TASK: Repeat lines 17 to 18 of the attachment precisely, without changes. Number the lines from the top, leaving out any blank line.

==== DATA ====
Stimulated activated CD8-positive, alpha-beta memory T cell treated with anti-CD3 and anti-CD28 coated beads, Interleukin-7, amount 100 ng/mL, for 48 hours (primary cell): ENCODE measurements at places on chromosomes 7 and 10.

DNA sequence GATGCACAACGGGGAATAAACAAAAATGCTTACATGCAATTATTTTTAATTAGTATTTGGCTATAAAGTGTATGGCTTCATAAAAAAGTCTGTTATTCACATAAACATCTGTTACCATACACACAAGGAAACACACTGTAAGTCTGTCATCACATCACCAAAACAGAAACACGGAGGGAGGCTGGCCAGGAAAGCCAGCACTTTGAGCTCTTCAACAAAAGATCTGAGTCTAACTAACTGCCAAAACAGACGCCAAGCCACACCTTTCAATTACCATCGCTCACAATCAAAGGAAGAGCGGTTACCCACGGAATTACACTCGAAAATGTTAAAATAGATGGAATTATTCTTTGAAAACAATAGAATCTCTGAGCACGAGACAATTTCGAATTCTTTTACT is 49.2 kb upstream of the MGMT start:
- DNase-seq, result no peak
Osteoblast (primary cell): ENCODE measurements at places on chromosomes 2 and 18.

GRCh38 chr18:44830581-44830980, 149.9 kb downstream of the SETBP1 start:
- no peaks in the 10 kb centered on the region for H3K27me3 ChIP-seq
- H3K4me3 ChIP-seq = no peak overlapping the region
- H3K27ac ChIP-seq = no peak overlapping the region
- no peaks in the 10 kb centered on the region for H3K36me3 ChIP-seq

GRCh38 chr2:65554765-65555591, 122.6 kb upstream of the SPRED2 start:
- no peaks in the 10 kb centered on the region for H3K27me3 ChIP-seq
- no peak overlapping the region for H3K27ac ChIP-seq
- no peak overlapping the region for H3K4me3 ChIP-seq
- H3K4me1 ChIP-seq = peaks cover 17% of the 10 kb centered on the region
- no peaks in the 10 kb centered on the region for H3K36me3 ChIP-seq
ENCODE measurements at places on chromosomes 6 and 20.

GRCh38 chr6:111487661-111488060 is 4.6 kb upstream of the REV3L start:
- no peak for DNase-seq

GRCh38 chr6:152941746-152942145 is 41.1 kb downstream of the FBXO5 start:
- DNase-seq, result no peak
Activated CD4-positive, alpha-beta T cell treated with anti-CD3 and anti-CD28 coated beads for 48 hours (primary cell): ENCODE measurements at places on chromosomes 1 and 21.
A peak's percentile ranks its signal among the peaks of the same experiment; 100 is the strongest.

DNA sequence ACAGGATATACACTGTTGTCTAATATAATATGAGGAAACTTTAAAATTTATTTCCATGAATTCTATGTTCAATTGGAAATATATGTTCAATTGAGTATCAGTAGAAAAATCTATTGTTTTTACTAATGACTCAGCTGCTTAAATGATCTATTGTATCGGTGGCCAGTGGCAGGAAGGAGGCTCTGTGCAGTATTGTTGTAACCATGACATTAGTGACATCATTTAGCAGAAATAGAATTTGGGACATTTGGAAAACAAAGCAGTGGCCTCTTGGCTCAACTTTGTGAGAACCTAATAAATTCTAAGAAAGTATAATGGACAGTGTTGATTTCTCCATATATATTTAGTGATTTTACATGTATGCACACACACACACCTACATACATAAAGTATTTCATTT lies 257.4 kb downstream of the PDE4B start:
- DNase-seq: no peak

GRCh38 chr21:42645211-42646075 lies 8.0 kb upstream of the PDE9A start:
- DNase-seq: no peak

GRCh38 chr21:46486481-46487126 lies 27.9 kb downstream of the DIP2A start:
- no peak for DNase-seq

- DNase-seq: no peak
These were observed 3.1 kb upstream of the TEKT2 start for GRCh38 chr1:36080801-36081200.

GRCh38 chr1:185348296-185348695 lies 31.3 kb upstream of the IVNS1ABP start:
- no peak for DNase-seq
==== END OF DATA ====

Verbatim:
GRCh38 chr6:111487661-111488060 is 4.6 kb upstream of the REV3L start:
- no peak for DNase-seq